As the first major post-separation building erected in Brisbane, Old Government House, circa 1860-62, also wears the mantle of the only purpose-built Government House in Queensland.
Built by Brisbane’s Mayor of the time, Joshua Jeays, and designed in classical revival style by colonial architect Charles Tiffin (who was also the architect of the nearby Parliament House), its first resident was Queensland’s first governor George Bowen – after whom George St is named – and his wife Diamantina. It is notably smaller than other Government Houses around Australia due to the intention, which never eventuated, to build a larger main one out in the countryside.
Having spent the first few years of their tenure at Adelaide House (now the Deanery of St John’s Cathedral) the imposing 1853 hilltop residence of Dr Hobbs overlooking Adelaide St, the Bowens moved into this small scale Government House in 1862. With its location on the edge of the City Botanic Gardens Walter Hill, Curator was also put in charge of the gardens of Government House, of which Lady Bowen was purported to have taken a great interest and had input.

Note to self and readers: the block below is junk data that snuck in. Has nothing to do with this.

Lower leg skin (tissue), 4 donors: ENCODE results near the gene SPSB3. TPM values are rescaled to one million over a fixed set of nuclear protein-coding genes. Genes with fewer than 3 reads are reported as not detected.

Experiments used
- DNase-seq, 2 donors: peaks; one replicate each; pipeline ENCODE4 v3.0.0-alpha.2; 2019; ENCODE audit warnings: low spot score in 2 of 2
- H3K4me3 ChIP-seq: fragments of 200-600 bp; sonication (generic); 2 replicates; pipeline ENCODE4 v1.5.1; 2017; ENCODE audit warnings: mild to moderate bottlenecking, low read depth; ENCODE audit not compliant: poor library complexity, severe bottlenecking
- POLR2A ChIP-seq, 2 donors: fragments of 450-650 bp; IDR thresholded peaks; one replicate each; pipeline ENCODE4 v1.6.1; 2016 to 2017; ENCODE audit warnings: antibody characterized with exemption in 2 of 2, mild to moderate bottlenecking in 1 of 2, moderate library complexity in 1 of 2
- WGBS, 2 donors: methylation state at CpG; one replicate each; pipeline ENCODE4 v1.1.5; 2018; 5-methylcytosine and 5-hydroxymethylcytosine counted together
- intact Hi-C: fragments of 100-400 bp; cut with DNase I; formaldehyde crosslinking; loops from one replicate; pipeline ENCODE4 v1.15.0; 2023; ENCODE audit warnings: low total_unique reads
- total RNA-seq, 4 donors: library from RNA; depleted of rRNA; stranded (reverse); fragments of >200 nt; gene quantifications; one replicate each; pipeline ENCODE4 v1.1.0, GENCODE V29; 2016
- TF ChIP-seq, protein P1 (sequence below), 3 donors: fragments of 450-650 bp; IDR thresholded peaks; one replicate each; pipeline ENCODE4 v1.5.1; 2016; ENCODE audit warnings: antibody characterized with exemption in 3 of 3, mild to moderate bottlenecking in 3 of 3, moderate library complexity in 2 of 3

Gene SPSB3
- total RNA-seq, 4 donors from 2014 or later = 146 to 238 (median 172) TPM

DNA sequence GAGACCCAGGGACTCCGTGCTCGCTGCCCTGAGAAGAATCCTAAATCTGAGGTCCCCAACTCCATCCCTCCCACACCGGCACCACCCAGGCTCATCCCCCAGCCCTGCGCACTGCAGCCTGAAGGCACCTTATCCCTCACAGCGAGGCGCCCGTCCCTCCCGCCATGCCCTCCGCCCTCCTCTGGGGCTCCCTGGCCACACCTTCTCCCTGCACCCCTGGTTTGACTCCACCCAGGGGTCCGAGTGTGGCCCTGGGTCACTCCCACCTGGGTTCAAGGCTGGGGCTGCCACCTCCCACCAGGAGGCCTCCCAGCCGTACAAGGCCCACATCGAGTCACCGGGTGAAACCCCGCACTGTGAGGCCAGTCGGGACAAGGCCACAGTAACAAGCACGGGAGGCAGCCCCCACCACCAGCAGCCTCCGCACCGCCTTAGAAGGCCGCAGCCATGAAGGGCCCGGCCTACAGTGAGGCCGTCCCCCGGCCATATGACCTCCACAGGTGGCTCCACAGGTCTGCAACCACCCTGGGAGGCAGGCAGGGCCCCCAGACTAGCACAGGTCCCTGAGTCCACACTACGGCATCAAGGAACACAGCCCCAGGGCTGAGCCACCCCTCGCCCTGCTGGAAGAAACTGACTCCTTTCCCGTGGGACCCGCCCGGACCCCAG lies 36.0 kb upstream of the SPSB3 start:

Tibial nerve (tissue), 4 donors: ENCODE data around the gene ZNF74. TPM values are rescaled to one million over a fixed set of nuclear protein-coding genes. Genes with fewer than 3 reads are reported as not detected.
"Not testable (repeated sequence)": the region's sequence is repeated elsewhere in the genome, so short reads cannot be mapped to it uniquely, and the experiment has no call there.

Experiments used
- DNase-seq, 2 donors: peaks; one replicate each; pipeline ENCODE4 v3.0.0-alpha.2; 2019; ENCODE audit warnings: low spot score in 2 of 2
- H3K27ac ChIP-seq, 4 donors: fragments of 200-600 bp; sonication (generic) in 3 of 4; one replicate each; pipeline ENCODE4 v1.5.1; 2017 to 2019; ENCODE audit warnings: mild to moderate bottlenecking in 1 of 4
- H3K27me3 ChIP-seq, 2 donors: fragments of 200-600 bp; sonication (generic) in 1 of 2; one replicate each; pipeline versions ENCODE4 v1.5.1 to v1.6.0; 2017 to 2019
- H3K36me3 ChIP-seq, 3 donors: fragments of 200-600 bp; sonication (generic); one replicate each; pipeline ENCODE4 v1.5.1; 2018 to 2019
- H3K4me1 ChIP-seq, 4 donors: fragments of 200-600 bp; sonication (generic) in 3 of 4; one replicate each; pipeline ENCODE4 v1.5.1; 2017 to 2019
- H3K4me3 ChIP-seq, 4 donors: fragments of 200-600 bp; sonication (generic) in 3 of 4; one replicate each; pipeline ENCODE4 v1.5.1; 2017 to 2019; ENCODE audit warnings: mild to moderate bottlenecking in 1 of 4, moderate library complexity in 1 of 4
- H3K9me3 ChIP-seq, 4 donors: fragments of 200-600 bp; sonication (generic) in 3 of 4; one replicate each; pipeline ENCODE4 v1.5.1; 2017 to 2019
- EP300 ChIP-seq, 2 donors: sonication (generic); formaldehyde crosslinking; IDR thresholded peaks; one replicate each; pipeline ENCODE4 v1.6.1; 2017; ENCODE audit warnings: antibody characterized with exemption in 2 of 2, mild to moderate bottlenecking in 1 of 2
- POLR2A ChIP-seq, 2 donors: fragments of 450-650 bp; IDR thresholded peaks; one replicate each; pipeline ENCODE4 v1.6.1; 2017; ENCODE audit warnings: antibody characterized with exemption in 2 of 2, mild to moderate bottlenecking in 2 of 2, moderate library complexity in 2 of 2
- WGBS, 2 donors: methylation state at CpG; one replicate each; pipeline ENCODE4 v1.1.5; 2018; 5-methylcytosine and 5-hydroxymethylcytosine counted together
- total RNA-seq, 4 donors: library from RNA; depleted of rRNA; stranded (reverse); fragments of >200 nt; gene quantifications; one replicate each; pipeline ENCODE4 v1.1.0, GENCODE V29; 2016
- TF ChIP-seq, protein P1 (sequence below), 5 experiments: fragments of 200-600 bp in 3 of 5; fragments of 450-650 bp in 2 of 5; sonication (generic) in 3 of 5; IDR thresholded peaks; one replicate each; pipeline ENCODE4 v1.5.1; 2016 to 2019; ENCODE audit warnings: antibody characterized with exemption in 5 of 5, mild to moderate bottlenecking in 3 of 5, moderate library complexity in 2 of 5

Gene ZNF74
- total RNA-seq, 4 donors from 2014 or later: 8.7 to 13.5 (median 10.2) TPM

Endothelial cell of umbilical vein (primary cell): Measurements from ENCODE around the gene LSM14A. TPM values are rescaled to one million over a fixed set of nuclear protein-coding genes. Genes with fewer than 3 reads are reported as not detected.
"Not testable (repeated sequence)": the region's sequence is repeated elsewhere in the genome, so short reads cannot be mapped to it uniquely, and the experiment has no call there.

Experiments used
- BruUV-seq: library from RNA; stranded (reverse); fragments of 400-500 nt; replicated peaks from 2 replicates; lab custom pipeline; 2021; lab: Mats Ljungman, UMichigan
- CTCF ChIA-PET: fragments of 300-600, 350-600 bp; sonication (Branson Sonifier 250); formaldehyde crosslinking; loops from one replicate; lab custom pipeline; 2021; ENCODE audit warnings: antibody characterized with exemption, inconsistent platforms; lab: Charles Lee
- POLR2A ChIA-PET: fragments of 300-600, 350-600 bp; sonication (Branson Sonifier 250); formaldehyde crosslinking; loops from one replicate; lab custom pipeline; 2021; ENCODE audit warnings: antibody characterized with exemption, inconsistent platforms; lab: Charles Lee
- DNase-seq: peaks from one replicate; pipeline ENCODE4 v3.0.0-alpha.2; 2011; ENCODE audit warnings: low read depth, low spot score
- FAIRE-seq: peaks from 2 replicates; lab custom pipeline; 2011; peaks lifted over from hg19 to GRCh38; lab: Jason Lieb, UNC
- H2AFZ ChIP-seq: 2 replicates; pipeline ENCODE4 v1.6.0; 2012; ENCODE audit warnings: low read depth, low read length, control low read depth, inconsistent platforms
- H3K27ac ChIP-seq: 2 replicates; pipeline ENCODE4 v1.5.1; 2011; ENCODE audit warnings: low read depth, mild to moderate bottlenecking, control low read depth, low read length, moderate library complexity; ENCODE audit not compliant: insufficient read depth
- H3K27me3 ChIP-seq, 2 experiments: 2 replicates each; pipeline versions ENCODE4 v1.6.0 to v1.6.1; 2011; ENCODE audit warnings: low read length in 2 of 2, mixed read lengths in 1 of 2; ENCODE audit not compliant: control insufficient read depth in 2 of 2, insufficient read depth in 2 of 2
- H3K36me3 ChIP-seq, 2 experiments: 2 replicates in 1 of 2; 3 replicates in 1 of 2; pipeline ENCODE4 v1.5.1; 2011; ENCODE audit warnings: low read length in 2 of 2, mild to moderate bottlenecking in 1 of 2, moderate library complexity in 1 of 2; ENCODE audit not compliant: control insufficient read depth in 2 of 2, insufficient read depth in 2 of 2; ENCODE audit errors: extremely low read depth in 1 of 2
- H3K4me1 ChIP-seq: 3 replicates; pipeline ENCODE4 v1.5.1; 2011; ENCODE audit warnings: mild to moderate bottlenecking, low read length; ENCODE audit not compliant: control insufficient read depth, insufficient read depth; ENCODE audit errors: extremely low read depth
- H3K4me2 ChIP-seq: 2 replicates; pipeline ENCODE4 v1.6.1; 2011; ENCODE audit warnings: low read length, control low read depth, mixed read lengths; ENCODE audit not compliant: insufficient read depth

When in 1968 George Bowen was recalled to England, Samuel Blackall was sworn in as Governor and during his residence the tropical-influenced verandahs were added as well as another wing.
However the house was never truly suited to the scale of reception required for a growing state and when the University of Queensland was established and selected the surrounding grounds as a campus site in 1909, a new Government House was called for. The Governor of the day William McGregor moved out in 1910 to today’s Government House - Fernberg at Paddington, in what was thought to be a temporary measure.